Using a self-regulated learning-enhanced video feedback educational intervention to improve junior doctor prescribing


Medical school graduates in the UK consistently report feeling underprepared for the task of prescribing when embarking on practice. The effective application of self-regulated learning(SRL) approaches and feedback on complex tasks are associated with improved outcomes in practice-based clinical skills.


This study aimed to investigate the effectiveness of an educational intervention using SRL-enhanced video feedback for improving the prescribing competency of junior doctors.


A prospective cohort study was designed to compare intervention and control cohorts of junior doctors undertaking simulated clinical encounters at the beginning and end of their four-month rotation through renal medicine.


The improvement in prescribing competency for the intervention cohort was significant (p<0.001)with large effect size (d=1.42).Self-efficacy improved in both cohorts with large and medium effect sizes(control cohort p=0.026, r=0.64; intervention cohort p=0.083, d=0.55). Goal setting and self-monitoring skills improved in the intervention cohort only with medium effect size (p=0.096, d=0.53).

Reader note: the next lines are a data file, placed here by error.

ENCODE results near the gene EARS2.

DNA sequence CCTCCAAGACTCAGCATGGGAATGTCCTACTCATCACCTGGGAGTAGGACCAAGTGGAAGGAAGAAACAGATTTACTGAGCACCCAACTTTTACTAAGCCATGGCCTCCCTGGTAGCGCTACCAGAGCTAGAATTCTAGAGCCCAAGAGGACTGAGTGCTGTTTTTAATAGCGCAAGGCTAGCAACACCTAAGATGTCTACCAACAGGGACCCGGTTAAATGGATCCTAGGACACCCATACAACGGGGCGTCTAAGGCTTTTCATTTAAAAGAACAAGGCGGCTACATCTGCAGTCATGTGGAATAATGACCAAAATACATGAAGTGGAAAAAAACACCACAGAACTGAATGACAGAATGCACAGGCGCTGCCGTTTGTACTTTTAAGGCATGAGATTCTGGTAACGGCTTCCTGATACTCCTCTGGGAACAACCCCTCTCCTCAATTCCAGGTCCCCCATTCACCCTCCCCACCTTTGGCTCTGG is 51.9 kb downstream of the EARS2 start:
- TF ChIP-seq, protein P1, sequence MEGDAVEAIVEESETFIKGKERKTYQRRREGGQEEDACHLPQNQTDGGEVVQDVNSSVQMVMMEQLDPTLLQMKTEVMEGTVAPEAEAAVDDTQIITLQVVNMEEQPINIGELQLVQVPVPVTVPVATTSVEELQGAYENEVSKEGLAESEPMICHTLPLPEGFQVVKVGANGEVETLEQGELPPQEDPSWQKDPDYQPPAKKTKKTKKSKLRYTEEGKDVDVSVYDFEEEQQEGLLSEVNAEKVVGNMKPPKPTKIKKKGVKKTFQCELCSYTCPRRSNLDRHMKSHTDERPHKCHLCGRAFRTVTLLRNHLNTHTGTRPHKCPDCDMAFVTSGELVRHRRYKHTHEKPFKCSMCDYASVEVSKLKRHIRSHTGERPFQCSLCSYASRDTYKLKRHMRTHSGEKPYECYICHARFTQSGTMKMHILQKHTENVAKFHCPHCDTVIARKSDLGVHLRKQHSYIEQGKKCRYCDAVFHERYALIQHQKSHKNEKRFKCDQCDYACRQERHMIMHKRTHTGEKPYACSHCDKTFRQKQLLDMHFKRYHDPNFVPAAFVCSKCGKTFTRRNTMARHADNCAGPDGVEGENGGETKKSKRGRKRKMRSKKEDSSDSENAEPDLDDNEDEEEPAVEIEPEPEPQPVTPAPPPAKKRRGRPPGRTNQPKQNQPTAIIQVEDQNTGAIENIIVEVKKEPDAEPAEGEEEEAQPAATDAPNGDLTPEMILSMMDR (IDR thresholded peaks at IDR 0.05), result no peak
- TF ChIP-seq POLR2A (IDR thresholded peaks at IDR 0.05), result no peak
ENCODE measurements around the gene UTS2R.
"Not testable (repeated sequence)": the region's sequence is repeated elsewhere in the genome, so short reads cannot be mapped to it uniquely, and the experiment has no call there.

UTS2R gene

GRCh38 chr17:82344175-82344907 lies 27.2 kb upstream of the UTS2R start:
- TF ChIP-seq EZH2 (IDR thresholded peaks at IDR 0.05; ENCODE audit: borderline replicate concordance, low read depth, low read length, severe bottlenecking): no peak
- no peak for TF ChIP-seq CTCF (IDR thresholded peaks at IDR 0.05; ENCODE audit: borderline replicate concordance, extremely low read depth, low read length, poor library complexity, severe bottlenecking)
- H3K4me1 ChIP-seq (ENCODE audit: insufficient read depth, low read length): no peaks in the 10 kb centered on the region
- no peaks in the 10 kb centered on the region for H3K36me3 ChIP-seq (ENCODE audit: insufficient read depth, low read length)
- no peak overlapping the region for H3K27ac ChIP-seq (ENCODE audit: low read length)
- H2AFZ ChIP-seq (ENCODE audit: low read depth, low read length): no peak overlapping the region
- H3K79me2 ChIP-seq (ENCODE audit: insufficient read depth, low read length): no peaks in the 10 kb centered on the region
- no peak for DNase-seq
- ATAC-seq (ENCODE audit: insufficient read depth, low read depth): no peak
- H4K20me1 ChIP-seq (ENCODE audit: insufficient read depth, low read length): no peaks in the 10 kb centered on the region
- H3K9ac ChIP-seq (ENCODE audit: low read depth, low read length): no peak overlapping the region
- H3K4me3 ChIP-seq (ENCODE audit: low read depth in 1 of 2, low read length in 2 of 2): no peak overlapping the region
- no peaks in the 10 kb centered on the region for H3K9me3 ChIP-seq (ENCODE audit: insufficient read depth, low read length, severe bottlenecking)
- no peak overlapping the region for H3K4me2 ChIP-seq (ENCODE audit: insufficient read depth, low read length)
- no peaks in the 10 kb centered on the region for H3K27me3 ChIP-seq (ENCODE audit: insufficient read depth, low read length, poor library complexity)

4SRL-enhanced video feedback is effective for improving prescribing competency and developing SRL processes such as goal setting and self-monitoring skills in simulated clinical encounters. Further research is required to evaluate transferability to other clinical sub-speciality contexts and investigate the effectiveness of the intervention for improving prescribing in non-simulated settings.